Read the Bible in 2023 ◊ Week 12: Monday
In Monday’s Bible reading of Genesis 44–47, Joseph finally reveals himself to his brothers, bringing to a close the testing he devised for them when they came to Egypt to buy grain, and Joseph recognized them, but realized they did not recognize him.
The testing of the brothers began in Genesis 42. Famine comes, and Jacob, his sons, and their families begin to suffer. The ten oldest brothers travel to Egypt to buy grain. They don’t realize Joseph is their brother, but Joseph recognizes them. As events unfold, their actions will reveal the extent to which they have changed since the time, decades earlier, when they were ready to murder their brother.
Meredith Kline writes:
“In the common emergency the whole family acted under Jacob’s authority. Benjamin now occupied the favourite’s position, a circumstance on which Joseph’s imminent testing of the ten would pivot.”1
The interactions between Joseph and his brothers from chapter 42–45 are tense with emotion from the relationships and consequences of the past. When his brothers come to him for food, Joseph remembers his dreams (Genesis 37:5–11), and then begins his testing of his brothers when he accuses them of being spies, demanding that one of them remain as hostage, and that they return with their youngest brother, Benjamin, to prove they are not.
Joseph’s wisdom and character in dealing with his brothers is writ large in Genesis 42–45. Derek Kidner explains:
“At first sight the rough handling which now dominates the scene to the end of [Genesis] 44 has the look of vengefulness. Nothing could be more natural, but nothing could be further from the truth. Behind the harsh pose there was warm affection (42:24, etc.), and after the ordeal overwhelming kindness. Even the threats were tempered with mercy (cf. 42:16-19; 44:9,10), and the shocks that were administered took the form of embarrassments rather than blows. A vindictive Joseph could have dismayed his brothers with worthless sackloads, or tantalized them at his feast as they had tantalized him (37:24,25); his enigmatic gifts were a kinder and more searching test. Just how well judged was his policy can be seen in the growth of quite new attitudes in the brothers, as the alternating sun and frost broke them open to God.”2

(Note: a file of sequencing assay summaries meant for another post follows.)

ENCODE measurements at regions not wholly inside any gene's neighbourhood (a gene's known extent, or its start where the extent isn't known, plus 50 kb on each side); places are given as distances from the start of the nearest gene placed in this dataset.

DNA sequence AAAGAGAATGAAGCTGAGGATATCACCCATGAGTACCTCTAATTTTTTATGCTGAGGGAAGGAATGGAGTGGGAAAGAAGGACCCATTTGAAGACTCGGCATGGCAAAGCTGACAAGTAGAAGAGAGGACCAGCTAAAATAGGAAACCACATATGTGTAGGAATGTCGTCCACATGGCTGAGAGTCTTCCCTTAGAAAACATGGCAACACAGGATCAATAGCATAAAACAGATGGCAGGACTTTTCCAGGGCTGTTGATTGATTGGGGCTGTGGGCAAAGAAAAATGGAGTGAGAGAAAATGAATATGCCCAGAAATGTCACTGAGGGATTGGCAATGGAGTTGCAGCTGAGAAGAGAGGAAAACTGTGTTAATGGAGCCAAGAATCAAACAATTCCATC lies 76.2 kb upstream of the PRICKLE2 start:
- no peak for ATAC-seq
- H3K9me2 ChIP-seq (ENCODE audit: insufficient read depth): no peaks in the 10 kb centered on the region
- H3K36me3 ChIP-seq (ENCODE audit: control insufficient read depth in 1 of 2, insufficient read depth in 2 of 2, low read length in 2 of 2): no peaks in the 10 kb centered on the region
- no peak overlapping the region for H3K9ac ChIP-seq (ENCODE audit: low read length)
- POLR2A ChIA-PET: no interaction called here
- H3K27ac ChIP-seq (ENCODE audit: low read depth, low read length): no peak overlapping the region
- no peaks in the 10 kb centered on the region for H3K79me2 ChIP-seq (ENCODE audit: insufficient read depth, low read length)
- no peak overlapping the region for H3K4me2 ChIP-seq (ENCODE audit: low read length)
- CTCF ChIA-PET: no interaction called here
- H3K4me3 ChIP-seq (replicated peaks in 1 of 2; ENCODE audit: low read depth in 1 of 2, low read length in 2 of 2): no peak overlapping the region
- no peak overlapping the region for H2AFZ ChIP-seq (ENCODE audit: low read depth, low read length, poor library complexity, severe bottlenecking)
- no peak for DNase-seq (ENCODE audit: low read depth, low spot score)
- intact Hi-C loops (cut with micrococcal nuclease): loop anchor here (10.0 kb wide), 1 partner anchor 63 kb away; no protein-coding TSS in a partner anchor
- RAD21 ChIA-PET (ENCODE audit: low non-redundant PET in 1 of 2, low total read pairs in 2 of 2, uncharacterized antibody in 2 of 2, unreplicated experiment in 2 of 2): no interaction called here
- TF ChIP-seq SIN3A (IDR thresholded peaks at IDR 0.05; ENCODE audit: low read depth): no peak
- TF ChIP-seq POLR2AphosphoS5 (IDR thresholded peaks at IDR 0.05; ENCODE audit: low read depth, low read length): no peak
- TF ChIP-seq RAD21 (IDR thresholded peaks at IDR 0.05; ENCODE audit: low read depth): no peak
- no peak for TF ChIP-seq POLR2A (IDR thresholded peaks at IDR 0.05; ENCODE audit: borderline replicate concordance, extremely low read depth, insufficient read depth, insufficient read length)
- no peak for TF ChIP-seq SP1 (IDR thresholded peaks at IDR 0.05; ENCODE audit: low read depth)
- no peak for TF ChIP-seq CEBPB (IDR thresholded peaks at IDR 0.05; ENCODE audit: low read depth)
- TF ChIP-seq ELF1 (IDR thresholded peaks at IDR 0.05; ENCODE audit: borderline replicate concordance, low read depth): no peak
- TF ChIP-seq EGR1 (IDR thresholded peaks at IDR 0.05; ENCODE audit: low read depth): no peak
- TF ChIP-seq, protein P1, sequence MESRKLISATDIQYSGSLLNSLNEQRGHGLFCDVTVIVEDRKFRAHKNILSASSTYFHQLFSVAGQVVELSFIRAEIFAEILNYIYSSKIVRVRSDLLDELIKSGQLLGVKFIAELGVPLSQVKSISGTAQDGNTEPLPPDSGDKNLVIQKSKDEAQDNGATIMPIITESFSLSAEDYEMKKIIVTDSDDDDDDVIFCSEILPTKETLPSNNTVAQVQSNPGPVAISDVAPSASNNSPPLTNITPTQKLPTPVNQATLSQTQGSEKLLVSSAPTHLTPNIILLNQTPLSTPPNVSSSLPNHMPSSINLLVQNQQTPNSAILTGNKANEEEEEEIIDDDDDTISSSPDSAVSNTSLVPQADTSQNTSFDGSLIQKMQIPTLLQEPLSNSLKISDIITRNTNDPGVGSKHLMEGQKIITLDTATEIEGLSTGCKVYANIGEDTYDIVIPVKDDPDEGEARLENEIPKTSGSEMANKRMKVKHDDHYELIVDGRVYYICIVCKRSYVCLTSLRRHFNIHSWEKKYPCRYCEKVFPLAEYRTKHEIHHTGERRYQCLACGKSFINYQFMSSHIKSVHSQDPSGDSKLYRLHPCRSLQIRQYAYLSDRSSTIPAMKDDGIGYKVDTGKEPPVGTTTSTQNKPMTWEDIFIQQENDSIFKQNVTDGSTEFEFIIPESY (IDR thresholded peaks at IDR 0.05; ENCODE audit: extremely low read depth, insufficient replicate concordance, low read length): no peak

Simeon is left behind, but they are next dismayed to find the money of one brother in his grain, and at home they find that all have their money in their sacks. Unbeknown to them, this had been done by Joseph’s orders.
The famine continues, but at first Jacob refuses to let them return to Egypt with Benjamin, even though Reuben offers the lives of his own two sons if he doesn’t bring Benjamin back. Jacob finally yields to Judah’s pleading to put him in charge of Benjamin as he pledges that Jacob can blame Judah forever if he doesn’t return with Benjamin.
The brothers return to Egypt with Benjamin, gifts, and double their money—their original funds with an additional amount for a second purchase of grain. When they arrive Joseph serves them a banquet, and the brothers are astounded to find themselves seated in order of their birth.
Their final test comes when they prepare to return to Canaan. Joseph again has his house steward return their money to their sacks, and Joseph also instructs that his own silver cup be placed in the sack of Benjamin. After the brothers leave, Joseph sends his steward after them to accuse them of theft. The brothers protest their innocence and say that if this has happened let the guilty one die and the rest be slaves. Upon seeing the cup found in Benjamin’s sack the brothers are so distraught they tear their clothes, and when they return they fall on the ground before Joseph.
“Joseph’s strategy, already brilliantly successful in creating the situations and tensions he required, now produces its masterstroke. Like the judgment of Solomon, the sudden threat to Benjamin was a thrust to the heart: in a moment the brothers stood revealed. When the steward converted their challenge of verse 9 into a chance of freedom at Benjamin’s expense, all the conditions were present for another betrayal, at a far more compelling price — their liberty — than the twenty pieces of silver they had once shared out. The response, by its unanimity (13), frankness (16) and constancy (for the offer was repeated, 17), showed how well the chastening had done its work.”3